What are liquid assets and non-liquid assets?
A business or person can own many valuable assets. But as the expression goes, cash is still king. A company may generate billions of dollars in revenue, but if it can't generate liquid cash, it will struggle. An individual might own multiple properties or prized artwork, but in a financial emergency, they’ll depend on liquid assets to stay afloat.
Anything of financial value to a business or individual is considered an asset. Liquid assets, however, are the assets that can be easily, securely, and quickly exchanged for legal tender. Your inventory, accounts receivable, and stocks are examples of liquid assets—things you can quickly convert to hard cash
Liquidity, or your business’s ability to quickly convert assets into cash, is vital on multiple fronts. These resources help you weather financial challenges, secure credit, and settle liabilities with short notice. It's important for businesses to have a combination of liquid and non-liquid assets.
What are liquid assets?
A liquid asset is a type of asset that can be rapidly converted into cash while keeping its market value. There are other factors that make assets more or less liquid, including:
- How established the market is
- How easily ownership is transferred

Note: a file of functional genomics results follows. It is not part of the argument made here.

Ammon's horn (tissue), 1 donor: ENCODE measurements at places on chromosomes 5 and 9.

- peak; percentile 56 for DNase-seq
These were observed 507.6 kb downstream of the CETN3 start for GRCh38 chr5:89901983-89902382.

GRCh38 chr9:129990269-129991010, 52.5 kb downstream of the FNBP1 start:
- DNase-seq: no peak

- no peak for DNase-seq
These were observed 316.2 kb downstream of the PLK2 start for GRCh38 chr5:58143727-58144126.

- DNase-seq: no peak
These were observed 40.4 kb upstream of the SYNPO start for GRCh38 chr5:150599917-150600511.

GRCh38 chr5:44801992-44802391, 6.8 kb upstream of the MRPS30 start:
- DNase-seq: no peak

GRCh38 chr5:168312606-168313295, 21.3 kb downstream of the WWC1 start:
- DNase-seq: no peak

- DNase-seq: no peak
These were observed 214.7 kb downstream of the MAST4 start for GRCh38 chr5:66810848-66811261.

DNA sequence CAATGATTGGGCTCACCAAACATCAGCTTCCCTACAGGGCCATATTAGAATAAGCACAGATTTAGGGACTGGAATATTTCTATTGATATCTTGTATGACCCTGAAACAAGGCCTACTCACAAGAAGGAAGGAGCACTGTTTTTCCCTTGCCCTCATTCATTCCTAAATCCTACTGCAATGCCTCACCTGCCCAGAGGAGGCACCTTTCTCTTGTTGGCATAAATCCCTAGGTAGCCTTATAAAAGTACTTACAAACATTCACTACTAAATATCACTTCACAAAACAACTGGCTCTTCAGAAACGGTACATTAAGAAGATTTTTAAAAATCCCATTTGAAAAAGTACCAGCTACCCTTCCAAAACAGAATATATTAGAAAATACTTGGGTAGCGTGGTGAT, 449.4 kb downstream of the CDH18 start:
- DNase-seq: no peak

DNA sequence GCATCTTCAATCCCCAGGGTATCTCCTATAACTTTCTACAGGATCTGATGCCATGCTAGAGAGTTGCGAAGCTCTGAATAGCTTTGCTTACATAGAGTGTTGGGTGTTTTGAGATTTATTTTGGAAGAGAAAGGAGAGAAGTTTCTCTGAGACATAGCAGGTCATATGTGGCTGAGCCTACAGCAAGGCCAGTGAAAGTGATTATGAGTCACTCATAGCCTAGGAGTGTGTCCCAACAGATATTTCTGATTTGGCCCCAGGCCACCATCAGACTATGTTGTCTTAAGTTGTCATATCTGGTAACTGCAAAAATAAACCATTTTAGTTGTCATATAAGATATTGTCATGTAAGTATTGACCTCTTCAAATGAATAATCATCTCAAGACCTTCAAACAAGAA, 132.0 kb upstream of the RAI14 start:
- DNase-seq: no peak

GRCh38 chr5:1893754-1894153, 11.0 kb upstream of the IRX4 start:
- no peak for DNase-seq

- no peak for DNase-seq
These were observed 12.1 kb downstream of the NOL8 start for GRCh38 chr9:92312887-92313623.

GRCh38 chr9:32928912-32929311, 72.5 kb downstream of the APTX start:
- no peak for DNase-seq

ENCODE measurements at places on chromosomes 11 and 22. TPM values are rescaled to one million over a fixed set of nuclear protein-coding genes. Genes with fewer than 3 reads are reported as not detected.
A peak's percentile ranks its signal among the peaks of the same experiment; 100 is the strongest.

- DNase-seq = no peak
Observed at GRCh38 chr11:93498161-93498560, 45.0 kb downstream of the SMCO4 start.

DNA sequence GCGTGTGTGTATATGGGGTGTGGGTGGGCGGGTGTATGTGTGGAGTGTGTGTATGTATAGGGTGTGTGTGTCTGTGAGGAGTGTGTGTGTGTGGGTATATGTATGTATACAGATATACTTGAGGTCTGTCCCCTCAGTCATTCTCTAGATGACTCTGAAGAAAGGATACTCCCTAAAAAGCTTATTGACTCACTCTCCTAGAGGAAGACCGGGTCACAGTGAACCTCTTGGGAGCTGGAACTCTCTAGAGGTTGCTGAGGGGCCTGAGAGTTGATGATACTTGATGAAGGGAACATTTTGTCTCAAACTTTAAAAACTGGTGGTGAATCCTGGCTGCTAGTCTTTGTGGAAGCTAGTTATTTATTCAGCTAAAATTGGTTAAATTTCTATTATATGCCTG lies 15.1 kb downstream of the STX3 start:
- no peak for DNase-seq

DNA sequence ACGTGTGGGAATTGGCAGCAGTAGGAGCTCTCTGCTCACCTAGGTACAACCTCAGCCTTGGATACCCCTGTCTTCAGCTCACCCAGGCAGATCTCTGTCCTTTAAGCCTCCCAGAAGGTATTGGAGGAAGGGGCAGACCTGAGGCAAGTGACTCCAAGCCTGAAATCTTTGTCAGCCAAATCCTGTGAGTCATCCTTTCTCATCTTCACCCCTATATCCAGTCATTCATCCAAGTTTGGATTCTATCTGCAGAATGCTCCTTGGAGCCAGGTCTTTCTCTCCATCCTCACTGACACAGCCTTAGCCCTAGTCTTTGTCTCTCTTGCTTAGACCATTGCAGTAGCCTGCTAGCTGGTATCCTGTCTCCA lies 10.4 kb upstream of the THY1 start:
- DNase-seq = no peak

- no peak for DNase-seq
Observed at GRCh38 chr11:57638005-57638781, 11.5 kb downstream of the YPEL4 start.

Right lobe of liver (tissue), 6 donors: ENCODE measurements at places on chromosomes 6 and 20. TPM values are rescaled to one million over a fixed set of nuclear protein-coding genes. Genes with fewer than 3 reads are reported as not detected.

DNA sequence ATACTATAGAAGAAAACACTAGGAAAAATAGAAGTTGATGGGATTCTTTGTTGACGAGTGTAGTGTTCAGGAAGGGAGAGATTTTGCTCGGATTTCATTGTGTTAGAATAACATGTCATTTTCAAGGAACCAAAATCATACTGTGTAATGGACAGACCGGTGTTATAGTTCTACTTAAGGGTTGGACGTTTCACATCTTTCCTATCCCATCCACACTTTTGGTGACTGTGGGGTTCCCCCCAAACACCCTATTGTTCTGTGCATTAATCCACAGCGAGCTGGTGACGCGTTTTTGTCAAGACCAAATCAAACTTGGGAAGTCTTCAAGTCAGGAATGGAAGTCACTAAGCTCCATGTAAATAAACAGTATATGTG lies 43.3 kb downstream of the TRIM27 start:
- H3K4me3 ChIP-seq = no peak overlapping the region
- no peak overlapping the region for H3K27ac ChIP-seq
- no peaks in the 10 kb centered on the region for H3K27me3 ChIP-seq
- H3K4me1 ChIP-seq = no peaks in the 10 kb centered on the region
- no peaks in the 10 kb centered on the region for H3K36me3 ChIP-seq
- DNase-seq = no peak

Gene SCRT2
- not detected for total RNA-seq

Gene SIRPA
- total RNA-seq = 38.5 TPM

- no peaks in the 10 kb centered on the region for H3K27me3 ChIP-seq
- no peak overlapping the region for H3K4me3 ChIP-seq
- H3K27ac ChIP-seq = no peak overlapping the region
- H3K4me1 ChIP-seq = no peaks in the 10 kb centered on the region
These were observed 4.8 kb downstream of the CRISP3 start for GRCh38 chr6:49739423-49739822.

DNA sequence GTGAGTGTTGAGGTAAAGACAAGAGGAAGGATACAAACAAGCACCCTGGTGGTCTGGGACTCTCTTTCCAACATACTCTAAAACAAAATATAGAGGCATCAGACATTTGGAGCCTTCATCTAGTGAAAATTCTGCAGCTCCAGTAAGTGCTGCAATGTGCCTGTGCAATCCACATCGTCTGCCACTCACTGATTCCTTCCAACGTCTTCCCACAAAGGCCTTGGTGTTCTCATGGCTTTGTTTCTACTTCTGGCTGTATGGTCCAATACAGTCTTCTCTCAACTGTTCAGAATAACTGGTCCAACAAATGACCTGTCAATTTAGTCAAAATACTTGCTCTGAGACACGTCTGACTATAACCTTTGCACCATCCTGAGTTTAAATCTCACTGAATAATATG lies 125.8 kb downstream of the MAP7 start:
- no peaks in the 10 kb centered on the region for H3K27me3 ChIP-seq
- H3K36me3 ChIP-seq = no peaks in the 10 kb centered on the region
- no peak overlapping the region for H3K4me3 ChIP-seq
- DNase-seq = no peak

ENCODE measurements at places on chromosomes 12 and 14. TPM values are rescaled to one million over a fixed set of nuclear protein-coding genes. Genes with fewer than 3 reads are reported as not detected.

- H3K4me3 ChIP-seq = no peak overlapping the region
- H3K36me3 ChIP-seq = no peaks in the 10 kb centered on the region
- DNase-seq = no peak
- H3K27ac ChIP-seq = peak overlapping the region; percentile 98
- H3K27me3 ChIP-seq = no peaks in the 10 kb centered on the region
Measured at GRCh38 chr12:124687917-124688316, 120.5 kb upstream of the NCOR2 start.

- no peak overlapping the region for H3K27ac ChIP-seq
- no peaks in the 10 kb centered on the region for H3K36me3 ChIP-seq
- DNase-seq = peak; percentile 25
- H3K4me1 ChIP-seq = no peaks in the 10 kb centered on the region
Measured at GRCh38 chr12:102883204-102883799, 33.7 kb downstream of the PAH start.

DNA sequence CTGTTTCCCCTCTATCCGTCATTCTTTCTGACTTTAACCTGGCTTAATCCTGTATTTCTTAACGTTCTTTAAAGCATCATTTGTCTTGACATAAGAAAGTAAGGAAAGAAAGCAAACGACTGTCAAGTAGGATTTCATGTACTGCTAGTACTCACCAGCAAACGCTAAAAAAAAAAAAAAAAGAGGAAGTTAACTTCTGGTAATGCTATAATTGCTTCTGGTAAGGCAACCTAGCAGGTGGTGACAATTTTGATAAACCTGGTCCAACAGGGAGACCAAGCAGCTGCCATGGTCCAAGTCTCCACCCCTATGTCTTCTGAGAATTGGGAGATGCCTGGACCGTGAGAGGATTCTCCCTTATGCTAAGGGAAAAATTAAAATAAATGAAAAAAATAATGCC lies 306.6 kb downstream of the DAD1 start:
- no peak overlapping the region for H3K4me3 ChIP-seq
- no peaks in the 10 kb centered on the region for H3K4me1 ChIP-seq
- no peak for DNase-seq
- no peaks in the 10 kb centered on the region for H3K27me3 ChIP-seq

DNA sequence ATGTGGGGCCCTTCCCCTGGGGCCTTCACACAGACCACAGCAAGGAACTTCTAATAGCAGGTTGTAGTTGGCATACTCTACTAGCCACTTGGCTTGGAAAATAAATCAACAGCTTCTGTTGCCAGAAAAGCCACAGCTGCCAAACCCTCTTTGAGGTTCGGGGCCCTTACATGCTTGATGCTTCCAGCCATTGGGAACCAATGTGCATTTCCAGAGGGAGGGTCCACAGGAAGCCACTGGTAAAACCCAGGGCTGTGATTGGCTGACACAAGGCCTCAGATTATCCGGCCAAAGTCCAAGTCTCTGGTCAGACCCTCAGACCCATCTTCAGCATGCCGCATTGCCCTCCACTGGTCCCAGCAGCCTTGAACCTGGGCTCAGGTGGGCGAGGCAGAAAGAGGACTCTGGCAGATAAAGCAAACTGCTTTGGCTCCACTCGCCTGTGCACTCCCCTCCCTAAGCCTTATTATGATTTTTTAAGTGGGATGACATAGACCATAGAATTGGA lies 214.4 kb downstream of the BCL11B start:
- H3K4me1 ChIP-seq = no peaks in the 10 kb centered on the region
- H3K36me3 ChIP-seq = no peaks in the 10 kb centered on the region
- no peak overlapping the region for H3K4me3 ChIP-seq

- How long it takes for the assets to be sold (liquidated)
Cash on hand is the most liquid type of asset, followed by funds you can withdraw from your bank accounts. No conversion is necessary—if your business needs a cash infusion, you can access your funds right away.
There are many sources of accessible, flexible capital. So, what are liquid assets that entrepreneurs leverage in addition to cash? And what are the limitations?
Non-cash liquid assets
Investments are next on the liquidity ladder. Some investment accounts are called cash equivalents because they can be liquidated in a fairly short time span (generally 90 days or fewer). As a general rule, long-term holdings are less liquid than short-term holdings.
Stocks are a classic example of liquid assets. The stock market is established with a steady number of buyers and sellers. How easy a cash conversion is will vary by security type, but you can typically sell your shares and use the funds within a few days. Stocks are considered slightly less liquid than cash for another reason: If the market is down, you could be forced to sell below value.
Other great examples of liquid investments include U.S. Treasury bills (T-bills), bonds, mutual funds, and money market funds, which are a type of mutual fund. The Brex Cash account stores funds in a very liquid, low-risk government money market fund. This ensures funds are available exactly when you need them.
In terms of liquidity, some assets aren’t as attractive. They might have penalties for withdrawing funds early, or set balance requirements. For instance, you agree to a term length when you open a certificate of deposit (CD), a type of federally insured savings account. If you remove funds early, you’re penalized.